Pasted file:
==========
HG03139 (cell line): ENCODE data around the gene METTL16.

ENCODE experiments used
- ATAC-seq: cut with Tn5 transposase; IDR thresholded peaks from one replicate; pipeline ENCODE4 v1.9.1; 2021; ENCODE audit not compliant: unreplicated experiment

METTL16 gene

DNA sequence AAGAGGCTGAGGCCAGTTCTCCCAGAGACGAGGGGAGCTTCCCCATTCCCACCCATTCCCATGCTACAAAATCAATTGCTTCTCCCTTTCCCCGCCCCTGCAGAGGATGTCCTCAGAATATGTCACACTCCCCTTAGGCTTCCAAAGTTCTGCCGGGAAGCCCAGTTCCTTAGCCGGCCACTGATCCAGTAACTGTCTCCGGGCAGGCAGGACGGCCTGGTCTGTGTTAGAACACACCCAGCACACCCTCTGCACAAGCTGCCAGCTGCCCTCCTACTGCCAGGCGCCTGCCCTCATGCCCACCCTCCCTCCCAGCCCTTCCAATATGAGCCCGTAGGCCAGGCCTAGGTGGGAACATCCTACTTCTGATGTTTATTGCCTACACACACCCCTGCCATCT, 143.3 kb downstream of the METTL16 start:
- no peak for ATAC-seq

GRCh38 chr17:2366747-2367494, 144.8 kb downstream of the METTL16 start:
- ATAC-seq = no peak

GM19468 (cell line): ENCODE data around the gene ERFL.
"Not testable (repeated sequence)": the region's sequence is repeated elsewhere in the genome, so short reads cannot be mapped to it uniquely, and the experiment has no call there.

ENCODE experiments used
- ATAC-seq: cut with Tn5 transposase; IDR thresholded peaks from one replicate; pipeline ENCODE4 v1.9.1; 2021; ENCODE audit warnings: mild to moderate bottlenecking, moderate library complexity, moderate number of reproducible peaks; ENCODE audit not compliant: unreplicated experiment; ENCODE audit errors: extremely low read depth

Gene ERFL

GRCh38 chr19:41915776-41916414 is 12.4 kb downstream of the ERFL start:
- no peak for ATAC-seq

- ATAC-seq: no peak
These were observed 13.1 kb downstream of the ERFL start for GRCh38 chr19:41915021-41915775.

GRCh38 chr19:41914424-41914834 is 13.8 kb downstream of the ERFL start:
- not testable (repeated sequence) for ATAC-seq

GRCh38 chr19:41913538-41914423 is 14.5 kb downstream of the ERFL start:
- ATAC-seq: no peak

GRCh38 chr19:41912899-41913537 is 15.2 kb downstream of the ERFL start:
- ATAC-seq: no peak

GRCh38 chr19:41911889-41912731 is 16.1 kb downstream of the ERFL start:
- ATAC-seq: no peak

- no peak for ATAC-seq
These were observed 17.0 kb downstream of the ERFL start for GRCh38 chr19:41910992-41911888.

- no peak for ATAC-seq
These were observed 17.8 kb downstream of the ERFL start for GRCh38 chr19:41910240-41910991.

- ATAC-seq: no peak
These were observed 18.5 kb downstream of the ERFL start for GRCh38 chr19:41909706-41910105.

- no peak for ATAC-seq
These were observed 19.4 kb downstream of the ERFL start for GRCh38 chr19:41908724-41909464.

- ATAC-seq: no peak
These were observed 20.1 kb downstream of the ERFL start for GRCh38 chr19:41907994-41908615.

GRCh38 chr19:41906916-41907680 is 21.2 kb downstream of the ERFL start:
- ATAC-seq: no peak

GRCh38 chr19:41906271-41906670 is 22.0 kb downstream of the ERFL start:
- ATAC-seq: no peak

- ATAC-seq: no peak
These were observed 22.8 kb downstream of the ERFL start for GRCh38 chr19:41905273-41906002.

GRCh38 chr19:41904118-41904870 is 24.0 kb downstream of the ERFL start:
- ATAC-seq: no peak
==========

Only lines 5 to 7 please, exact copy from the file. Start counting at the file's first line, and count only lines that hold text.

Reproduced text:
DNA sequence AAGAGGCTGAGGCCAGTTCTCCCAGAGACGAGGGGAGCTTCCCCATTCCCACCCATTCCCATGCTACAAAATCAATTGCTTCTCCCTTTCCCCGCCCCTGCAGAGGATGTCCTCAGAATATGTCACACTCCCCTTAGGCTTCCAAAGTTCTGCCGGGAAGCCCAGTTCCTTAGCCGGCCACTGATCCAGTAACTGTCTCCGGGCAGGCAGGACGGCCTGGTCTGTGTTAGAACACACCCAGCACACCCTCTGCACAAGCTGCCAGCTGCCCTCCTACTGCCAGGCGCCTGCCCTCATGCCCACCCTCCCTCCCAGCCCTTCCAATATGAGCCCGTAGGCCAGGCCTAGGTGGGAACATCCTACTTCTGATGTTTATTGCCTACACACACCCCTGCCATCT, 143.3 kb downstream of the METTL16 start:
- no peak for ATAC-seq

GRCh38 chr17:2366747-2367494, 144.8 kb downstream of the METTL16 start: